Wedding videographers are sometimes like the Rodney Dangerfields of the film world: We get no respect. Maybe it’s because compared to feature filmmakers we have less control of the environment in which we shoot and of what is going to happen next. We have to be constantly on our toes to anticipate the next shot—there are no retakes. Either we get the shot the first time around or we miss it. Shouting “cut” won’t cut it in the wedding business.
This is the ultimate run-and-gun situation. We have to be ready for anything that happens on one of the most important days in a couple’s life. Stopping to change or adjust our gear for even a minute can mean missing a precious moment.
In wedding videography, the stability of a shot isn’t as important as the versatility and utility of it. In order to keep things interesting, we want to shoot from different angles quickly and efficiently since we don’t have the luxury of second, third, or fourth takes.
In my search for something that would give me this kind of versatility in my shooting, I’ve tried many tools and approaches: using tripods (the ultimate in stability), using monopods (providing some stability while also providing the ability to be much more mobile), and going hand-held (providing the most mobility but the least stability—think Blair Witch Project, or worse yet, Uncle Charlie walking around with his Handycam). They all have their uses throughout the day, but none has proven as versatile as or has vastly improved the quality of my shots like a camera stabilizer. With a stabilizer, I can have it all: smooth, steady footage while remaining mobile and having a vast variety of shots at my disposal.
Typically, when the topic of camera stabilizers comes up, two particular brands (and factions) come up: Steadicam and Glidecam. As with Mac versus Windows or Canon versus Sony, there are heated debates about which stabilizer is the best. Working quietly alongside these two companies is a small company attempting to bridge the gap for low-budget, indie filmmaker types: Indicam.
The Indicam Pilot (not to be confused with the Steadicam Pilot) is a low-cost camera stabilizer that gives you what you need in a camera stabilization system without all the bells and whistles associated with the other two models, which makes its offering more affordable and appealing to the aspiring filmmaker.
Let’s talk first about the sled. The sled of any camera stabilizer is the main component that stabilizes the camera. The sled is what isolates the roll, tilt, and pan of the camera from the body.
At first glance, the Indicam Pilot’s sled looks very similar to the Glidecam 4000, with its weights on the bottom. But that’s about where the similarities end and the features of the Indicam shine through.
The Camera Stage
Let’s start at the top and talk about the camera stage. The camera stage is where your camcorder is attached to the sled. The main principle of the camera stabilizer is to move the center of gravity of the system from within the camera body itself to a point below it to easily manipulate the camera and smooth out its movements.
The center of gravity is moved lower by using counterweights to balance the weight of the camera connected together by a post (see Figure 1, below). In order to manipulate the system at its center of gravity, we must move the center of gravity to a point along the post. This is done through an adjustable camera plate that can be moved forward and backward and side to side to get the center of gravity of the camera just above the post with all of its accessories and attachments.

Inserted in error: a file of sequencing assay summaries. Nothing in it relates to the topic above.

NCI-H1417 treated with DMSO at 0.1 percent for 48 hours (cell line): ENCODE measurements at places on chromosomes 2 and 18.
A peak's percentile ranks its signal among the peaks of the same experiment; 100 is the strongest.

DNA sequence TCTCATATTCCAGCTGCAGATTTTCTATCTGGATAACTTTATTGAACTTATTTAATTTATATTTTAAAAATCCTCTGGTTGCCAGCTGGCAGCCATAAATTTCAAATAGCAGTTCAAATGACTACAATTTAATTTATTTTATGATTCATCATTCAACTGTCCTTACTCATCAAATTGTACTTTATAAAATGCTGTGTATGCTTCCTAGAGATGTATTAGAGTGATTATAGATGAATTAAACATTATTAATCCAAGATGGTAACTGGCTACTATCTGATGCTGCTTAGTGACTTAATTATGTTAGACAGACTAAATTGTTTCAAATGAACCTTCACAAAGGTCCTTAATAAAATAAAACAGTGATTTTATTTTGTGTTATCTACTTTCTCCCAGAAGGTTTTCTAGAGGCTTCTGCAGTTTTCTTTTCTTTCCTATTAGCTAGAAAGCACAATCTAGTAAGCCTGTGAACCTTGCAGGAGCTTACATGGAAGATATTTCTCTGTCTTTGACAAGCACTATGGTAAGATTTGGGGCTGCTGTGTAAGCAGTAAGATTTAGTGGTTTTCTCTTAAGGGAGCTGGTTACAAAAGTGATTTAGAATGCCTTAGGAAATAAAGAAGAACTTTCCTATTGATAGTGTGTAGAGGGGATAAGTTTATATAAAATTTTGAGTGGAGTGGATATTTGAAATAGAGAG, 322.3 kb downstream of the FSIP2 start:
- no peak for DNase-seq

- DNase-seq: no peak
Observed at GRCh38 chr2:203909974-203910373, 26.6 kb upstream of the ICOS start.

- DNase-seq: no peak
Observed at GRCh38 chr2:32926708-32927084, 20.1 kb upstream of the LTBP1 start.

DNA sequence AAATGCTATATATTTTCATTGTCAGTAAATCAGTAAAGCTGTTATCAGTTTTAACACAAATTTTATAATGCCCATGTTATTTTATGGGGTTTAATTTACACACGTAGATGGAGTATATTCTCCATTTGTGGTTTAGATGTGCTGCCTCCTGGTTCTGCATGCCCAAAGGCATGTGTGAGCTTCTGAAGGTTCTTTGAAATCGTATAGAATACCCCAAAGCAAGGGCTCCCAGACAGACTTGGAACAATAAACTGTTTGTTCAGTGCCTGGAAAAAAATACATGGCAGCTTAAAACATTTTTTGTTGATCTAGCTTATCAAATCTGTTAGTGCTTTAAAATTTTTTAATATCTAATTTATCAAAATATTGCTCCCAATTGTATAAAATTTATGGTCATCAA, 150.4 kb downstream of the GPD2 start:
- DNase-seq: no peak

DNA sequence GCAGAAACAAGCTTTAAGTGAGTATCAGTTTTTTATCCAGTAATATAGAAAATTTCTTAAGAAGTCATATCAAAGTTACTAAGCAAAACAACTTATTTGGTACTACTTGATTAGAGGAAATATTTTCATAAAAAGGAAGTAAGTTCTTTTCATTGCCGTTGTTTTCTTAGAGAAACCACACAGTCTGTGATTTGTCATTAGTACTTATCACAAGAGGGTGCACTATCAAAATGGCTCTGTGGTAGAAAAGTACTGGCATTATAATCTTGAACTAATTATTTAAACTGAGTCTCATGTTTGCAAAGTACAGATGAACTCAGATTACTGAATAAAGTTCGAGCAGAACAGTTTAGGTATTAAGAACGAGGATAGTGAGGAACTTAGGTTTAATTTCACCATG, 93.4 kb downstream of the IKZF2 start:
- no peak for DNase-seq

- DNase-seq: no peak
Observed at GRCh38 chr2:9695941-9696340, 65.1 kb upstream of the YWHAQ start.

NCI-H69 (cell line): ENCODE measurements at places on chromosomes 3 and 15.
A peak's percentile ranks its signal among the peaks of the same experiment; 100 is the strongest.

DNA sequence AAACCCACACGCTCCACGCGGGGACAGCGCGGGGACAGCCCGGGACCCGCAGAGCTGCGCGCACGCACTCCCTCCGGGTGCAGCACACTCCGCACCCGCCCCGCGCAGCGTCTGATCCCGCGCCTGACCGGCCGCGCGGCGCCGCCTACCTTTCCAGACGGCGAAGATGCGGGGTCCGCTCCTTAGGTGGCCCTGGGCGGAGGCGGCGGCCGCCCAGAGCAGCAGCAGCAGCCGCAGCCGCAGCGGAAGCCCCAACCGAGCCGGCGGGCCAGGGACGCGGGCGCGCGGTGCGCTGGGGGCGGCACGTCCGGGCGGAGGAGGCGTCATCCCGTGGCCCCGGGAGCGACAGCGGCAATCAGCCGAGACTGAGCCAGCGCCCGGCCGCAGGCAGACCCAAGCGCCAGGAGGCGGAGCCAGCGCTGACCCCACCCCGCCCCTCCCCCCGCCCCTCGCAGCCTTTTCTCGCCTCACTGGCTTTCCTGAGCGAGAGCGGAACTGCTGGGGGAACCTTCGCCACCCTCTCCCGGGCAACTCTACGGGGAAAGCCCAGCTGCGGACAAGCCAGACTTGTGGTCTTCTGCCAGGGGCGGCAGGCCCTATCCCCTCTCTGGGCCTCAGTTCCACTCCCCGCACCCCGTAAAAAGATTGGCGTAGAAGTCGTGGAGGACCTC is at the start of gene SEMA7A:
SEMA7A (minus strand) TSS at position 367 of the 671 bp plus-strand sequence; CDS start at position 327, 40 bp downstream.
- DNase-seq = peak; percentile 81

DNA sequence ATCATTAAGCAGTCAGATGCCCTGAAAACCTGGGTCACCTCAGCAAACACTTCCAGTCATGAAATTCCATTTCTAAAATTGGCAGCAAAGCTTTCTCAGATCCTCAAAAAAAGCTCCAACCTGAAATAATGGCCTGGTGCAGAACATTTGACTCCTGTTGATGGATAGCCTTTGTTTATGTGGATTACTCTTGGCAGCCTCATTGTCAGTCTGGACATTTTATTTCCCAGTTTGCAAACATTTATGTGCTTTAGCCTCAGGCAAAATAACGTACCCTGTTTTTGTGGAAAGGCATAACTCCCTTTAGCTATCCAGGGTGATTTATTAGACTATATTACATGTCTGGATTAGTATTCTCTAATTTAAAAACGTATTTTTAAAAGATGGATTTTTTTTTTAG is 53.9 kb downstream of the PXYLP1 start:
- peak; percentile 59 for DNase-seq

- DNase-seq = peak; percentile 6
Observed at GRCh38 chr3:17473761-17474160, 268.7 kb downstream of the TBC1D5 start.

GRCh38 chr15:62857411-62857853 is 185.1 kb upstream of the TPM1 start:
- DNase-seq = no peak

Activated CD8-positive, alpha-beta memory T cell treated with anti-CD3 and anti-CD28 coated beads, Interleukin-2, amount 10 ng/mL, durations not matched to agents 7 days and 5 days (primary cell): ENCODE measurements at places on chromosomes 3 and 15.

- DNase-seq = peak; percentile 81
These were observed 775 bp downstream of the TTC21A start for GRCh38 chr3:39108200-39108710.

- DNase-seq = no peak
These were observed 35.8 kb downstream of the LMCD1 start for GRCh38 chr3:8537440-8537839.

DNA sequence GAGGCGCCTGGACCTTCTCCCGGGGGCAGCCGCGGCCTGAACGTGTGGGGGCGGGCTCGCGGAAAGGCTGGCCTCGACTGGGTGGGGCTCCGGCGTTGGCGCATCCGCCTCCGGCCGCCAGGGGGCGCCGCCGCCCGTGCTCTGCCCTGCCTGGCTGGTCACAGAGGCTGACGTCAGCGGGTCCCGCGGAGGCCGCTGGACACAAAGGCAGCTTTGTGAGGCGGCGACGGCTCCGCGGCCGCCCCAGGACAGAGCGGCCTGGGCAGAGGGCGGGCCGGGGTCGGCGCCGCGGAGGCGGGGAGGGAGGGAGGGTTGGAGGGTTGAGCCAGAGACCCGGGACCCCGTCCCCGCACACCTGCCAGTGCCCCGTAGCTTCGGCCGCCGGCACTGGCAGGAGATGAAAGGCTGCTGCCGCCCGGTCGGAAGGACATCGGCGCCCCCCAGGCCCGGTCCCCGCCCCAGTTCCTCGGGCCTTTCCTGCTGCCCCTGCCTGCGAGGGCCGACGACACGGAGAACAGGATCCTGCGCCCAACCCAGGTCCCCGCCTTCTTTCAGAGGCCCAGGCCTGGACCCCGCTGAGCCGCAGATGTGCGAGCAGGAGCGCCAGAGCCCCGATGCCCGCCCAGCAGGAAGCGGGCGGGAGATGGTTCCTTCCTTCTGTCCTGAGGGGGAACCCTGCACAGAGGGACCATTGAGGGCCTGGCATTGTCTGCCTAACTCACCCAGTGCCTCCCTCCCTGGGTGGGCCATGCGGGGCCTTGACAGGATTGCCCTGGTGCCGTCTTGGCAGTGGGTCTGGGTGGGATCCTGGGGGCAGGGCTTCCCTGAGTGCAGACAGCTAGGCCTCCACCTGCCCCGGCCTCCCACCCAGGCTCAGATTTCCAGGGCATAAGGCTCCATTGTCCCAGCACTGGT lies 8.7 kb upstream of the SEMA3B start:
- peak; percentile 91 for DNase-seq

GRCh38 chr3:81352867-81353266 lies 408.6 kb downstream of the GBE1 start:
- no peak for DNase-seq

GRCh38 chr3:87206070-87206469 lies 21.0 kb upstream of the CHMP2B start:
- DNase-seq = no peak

The Indicam Pilot makes this adjustment very easy through the use of two wing nuts that allow forward and backward and side-to-side adjustments simultaneously (see Figure 2, below). The trade off with this ease of adjustment is that you will have to make sure the camera is squared up and in line with the camera stage when making the adjustment. For me, this trad eoff is trivial compared to the ease and quickness of making the adjustment as I am putting on and taking off attachments (like wide-angle lenses and on-camera lights) throughout the day; I can quickly and easily readjust the center of balance in a matter of seconds.
The Adjustable 3-Axis Gimbal
The next important component of the Indicam Pilot is its adjustable 3-axis gimbal. This is where the magic of stabilization happens. The gimbal is what isolates your camera from your body in three axes: tilt, pan, and roll. With a properly balanced rig, you can move the sled and twist the handle and your camera will remain relatively unshaken.
If you look at the Indicam’s gimbal and compare it to other designs, you will notice that it is solidly built. The gimbal, in particular, is CNC-milled, which means that it was cut from a block of aluminum by a Computer Numerical Controlled (CNC) machine, which allows for a very high-precision cut with no variances in the symmetry of the gimbal (see Figure 3, below). Symmetry of the gimbal is important as the whole concept of stabilization is based on balance.
Some other gimbals are formed by bending a flat piece of metal. Obviously, there is a higher margin for error and asymmetry by bending metal, which results in a nonlinear gimbal that has caused many users frustration. The rig will come into balance, but as soon as the camera is panned and facing another direction, the rig noticeably goes out of balance. This is attributable to the gimbal being nonlinear. It’s a very frustrating problem to have. Without a linear gimbal, the whole point of having a stabilizer is moot.
At the end of the Indicam Pilot’s gimbal is a handle. This handle allows the sled to be used hand-held or mounted on an arm and vest support, which we will talk about later in this article. Using the sled hand-held is convenient when you are in tight spaces or when you want to be less conspicuous. In hand-held mode, your arm acts as the “dampener.” Actually, the arm and vest were designed to act like your arms by taking the load off of your arms and transferring it to your waist and shoulders. Be forewarned, though, that when you’re shooting with the sled hand-held, you will have to carefully plan your shots—the rig can get pretty heavy pretty fast, causing your arms to shake after a few minutes of flying. Plan on taking frequent rests between shots, and forget about shooting toasts hand-held.